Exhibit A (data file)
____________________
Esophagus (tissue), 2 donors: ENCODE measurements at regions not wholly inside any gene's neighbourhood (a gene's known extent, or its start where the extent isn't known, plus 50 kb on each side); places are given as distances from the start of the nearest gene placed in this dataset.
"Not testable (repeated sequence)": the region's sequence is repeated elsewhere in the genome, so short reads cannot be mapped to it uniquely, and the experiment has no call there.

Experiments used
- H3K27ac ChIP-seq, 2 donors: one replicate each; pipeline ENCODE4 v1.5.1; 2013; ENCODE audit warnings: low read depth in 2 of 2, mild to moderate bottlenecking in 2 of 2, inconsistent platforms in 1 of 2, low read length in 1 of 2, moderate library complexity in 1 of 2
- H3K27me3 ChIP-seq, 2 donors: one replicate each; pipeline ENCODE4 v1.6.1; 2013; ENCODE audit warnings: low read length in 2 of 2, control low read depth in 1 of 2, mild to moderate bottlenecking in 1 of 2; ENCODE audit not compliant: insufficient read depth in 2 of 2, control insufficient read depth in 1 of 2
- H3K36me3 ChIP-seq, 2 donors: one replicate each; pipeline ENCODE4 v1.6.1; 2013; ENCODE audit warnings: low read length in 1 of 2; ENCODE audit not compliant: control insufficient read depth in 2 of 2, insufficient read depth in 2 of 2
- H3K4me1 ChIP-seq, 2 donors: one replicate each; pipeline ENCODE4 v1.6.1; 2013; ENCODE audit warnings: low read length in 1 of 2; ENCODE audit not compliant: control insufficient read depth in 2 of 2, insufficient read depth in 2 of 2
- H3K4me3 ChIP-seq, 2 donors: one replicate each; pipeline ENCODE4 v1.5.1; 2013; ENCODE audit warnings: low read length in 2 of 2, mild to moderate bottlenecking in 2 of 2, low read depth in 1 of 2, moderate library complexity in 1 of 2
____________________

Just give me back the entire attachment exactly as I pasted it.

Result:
Esophagus (tissue), 2 donors: ENCODE measurements at regions not wholly inside any gene's neighbourhood (a gene's known extent, or its start where the extent isn't known, plus 50 kb on each side); places are given as distances from the start of the nearest gene placed in this dataset.
"Not testable (repeated sequence)": the region's sequence is repeated elsewhere in the genome, so short reads cannot be mapped to it uniquely, and the experiment has no call there.

Experiments used
- H3K27ac ChIP-seq, 2 donors: one replicate each; pipeline ENCODE4 v1.5.1; 2013; ENCODE audit warnings: low read depth in 2 of 2, mild to moderate bottlenecking in 2 of 2, inconsistent platforms in 1 of 2, low read length in 1 of 2, moderate library complexity in 1 of 2
- H3K27me3 ChIP-seq, 2 donors: one replicate each; pipeline ENCODE4 v1.6.1; 2013; ENCODE audit warnings: low read length in 2 of 2, control low read depth in 1 of 2, mild to moderate bottlenecking in 1 of 2; ENCODE audit not compliant: insufficient read depth in 2 of 2, control insufficient read depth in 1 of 2
- H3K36me3 ChIP-seq, 2 donors: one replicate each; pipeline ENCODE4 v1.6.1; 2013; ENCODE audit warnings: low read length in 1 of 2; ENCODE audit not compliant: control insufficient read depth in 2 of 2, insufficient read depth in 2 of 2
- H3K4me1 ChIP-seq, 2 donors: one replicate each; pipeline ENCODE4 v1.6.1; 2013; ENCODE audit warnings: low read length in 1 of 2; ENCODE audit not compliant: control insufficient read depth in 2 of 2, insufficient read depth in 2 of 2
- H3K4me3 ChIP-seq, 2 donors: one replicate each; pipeline ENCODE4 v1.5.1; 2013; ENCODE audit warnings: low read length in 2 of 2, mild to moderate bottlenecking in 2 of 2, low read depth in 1 of 2, moderate library complexity in 1 of 2